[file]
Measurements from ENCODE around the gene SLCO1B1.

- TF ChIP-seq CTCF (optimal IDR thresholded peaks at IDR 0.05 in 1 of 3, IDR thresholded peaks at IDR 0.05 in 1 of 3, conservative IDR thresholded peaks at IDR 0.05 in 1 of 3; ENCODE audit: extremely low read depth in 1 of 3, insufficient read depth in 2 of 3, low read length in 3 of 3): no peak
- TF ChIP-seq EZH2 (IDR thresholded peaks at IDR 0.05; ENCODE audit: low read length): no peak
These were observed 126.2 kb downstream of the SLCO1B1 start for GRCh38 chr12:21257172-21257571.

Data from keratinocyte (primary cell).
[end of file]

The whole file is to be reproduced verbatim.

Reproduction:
Measurements from ENCODE around the gene SLCO1B1.

- TF ChIP-seq CTCF (optimal IDR thresholded peaks at IDR 0.05 in 1 of 3, IDR thresholded peaks at IDR 0.05 in 1 of 3, conservative IDR thresholded peaks at IDR 0.05 in 1 of 3; ENCODE audit: extremely low read depth in 1 of 3, insufficient read depth in 2 of 3, low read length in 3 of 3): no peak
- TF ChIP-seq EZH2 (IDR thresholded peaks at IDR 0.05; ENCODE audit: low read length): no peak
These were observed 126.2 kb downstream of the SLCO1B1 start for GRCh38 chr12:21257172-21257571.

Data from keratinocyte (primary cell).